Debt Management Plans (DMPs) are for individuals who are struggling to repay all of their creditors each month. Unlike
an Individual Voluntary Agreement (IVA), they are not legally binding, and by entering into a DMP, the debtor is
agreeing to clear their debts in full by making affordable monthly repayments. As with an IVA, only unsecured debt may
be included, such as credit cards and bank loans. While an individual could propose a DMP themselves, it is usual for
an advisor to be involved, such as a provider that has had their code of conduct approved by the Office of Fair Trading
The first step to take in setting up a DMP is to review all income and outgoings on a weekly or monthly basis. A provider
of DMPs will be able to assist with this. It is important to understand in detail how much of the monthly expenditure is
debt repayment, as well as how much is on essential expenditure. Such a review will establish how much disposable income
(income left over after basic living essentials and bills have been paid, such as rent or mortgage, utility bills and so
on) is available. A DMP will only work if there is some money left over after these essential expenses. At this stage, the
individual should record all debts owed, the total amount, and how much is currently being repaid to each.
After creating a detailed financial analysis, a proposal can then be put forward to the creditors. Depending on how much
is owed to each creditor, will dictate how much of the monthly repayment amount goes to each. For example, where there are
2 creditors with outstanding debt of £2000 to one and £1000 to the other, a higher proportion of the repayment will go to
the creditor owed the higher amount. It is usual for a letter to be sent to the creditors with an explanation of the
individuals finances so they get a full picture of the issues. It is also worth advising that, if there has been a temporary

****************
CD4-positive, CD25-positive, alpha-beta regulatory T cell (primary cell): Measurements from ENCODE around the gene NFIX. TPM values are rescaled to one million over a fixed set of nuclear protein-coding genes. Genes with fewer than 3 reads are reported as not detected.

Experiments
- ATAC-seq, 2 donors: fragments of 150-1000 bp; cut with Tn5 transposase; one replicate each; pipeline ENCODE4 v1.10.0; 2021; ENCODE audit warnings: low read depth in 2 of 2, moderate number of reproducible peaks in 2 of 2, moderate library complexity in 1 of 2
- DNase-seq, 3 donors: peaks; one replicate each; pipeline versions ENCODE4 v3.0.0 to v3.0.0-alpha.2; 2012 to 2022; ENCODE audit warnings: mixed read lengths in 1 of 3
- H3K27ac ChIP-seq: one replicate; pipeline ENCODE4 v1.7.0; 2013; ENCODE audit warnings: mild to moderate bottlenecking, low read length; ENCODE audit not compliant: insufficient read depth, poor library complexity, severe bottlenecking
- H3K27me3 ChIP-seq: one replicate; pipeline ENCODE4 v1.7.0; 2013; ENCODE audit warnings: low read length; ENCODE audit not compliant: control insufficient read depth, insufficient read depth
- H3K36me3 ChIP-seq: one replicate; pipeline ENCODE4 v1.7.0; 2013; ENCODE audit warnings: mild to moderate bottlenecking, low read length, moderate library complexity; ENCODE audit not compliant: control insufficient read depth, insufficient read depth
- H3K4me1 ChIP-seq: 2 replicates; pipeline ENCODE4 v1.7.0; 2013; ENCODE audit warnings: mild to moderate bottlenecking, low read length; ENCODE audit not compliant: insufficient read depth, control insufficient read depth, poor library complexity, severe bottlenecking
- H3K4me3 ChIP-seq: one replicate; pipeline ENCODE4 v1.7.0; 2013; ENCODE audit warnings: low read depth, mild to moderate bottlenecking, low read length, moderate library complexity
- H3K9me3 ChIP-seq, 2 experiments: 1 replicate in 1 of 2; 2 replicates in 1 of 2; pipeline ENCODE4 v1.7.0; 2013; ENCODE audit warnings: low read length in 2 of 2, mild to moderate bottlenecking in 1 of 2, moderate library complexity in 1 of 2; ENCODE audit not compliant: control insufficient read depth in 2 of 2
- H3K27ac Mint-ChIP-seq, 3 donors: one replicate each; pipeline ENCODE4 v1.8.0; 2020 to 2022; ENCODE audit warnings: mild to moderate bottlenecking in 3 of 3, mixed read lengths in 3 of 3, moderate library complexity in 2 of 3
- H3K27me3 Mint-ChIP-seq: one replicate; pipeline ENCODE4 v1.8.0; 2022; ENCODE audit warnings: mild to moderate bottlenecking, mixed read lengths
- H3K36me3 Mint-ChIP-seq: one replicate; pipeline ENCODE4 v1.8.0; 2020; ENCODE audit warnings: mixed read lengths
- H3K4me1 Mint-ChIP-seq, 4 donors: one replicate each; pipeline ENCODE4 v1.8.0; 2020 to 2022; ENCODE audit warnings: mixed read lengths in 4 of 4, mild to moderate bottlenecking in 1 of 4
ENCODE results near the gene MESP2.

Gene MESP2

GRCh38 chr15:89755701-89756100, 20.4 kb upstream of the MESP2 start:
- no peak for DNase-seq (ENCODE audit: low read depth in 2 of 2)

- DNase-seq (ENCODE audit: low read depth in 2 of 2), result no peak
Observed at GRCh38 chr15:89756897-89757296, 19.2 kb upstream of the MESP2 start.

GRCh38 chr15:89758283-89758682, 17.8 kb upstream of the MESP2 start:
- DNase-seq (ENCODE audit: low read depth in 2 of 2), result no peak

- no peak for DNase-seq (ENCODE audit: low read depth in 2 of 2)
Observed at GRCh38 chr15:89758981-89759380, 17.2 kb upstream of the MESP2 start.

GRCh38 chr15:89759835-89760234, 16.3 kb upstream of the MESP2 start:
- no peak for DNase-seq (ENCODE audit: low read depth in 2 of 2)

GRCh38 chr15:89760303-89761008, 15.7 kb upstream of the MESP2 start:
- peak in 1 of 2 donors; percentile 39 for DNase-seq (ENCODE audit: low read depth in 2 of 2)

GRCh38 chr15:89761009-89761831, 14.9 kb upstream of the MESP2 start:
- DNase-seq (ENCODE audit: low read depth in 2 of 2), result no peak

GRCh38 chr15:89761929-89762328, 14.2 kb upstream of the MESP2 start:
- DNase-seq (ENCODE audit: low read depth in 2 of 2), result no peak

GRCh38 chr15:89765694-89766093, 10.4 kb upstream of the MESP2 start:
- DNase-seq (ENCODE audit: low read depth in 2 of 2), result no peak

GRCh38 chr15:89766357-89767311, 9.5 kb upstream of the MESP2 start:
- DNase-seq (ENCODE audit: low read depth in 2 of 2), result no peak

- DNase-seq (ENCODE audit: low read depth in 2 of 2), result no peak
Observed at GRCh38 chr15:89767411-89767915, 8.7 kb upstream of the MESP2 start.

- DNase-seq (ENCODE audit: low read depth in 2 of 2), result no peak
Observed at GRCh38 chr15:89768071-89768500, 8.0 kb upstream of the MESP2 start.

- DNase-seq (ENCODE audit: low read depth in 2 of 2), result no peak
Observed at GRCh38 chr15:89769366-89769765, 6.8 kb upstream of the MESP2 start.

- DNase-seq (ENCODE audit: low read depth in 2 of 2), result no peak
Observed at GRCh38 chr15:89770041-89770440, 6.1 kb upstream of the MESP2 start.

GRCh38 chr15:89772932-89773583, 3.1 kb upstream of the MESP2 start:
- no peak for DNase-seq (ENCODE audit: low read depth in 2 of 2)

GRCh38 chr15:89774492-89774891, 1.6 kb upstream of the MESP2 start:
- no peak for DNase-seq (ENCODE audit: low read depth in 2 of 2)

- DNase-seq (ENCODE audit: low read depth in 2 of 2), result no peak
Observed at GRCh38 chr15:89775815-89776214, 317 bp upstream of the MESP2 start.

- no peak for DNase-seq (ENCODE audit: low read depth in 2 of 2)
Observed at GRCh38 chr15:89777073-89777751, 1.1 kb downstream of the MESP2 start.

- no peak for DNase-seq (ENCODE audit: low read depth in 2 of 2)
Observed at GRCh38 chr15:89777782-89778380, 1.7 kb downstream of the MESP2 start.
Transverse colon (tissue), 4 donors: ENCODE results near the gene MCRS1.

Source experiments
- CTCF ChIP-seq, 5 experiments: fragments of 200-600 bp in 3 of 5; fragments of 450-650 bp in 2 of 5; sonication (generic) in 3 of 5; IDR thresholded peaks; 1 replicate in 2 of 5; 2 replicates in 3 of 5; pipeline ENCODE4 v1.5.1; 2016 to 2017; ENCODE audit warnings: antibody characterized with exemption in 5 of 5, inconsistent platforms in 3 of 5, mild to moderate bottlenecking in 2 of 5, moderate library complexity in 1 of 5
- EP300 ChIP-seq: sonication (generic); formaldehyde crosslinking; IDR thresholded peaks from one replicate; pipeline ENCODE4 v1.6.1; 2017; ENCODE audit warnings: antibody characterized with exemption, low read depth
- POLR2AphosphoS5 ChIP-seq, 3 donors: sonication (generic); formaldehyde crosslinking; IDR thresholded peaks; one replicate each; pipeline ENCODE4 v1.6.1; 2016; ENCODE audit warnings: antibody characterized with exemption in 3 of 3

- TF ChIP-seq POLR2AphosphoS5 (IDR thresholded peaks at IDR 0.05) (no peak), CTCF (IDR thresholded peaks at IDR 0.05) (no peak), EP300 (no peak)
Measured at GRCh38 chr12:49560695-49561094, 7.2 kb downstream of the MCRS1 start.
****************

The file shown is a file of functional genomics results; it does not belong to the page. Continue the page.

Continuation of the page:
financial set back (eg maternity or redundancy), once employment commences again and income increases, you may be able to
increase the repayment. This will show willing and creditors often look favourably upon this. As a DMP is an informal
arrangement, there is no obligation on the part of the creditors to agree to it. Furthermore, while some creditors may agree
to freezing interest, they are under no legal obligation to do so, unlike an IVA.
DMP Company Fees
Should an individual submit a DMP proposal via a provider, it is worth noting that some are charitable and do not charge a
fee (eg the Consumer Credit Counselling Service = CCCS), and some companies will charge for their services. This fee will be
drawn from the monthly repayments made, however they will administer the plan for its duration, and ensure that the correct
amount is paid to the creditors so the debtor is only required to make a single monthly repayment. Non fee charging providers
also find they have a very high workload, and therefore cases are often backlogged and can take a long time to arrange. Any
company that does charge for their services are required by law to be transparent about their costs. It is therefore worthwhile
shopping around for the best deal.
Once a DMP has been agreed, the individual need only make the agreed repayments to their creditors, or where a DMP provider has
been involved, a single monthly repayment. This continues until the debt is paid off, or the debtor ends the plan in order to
change debt solutions.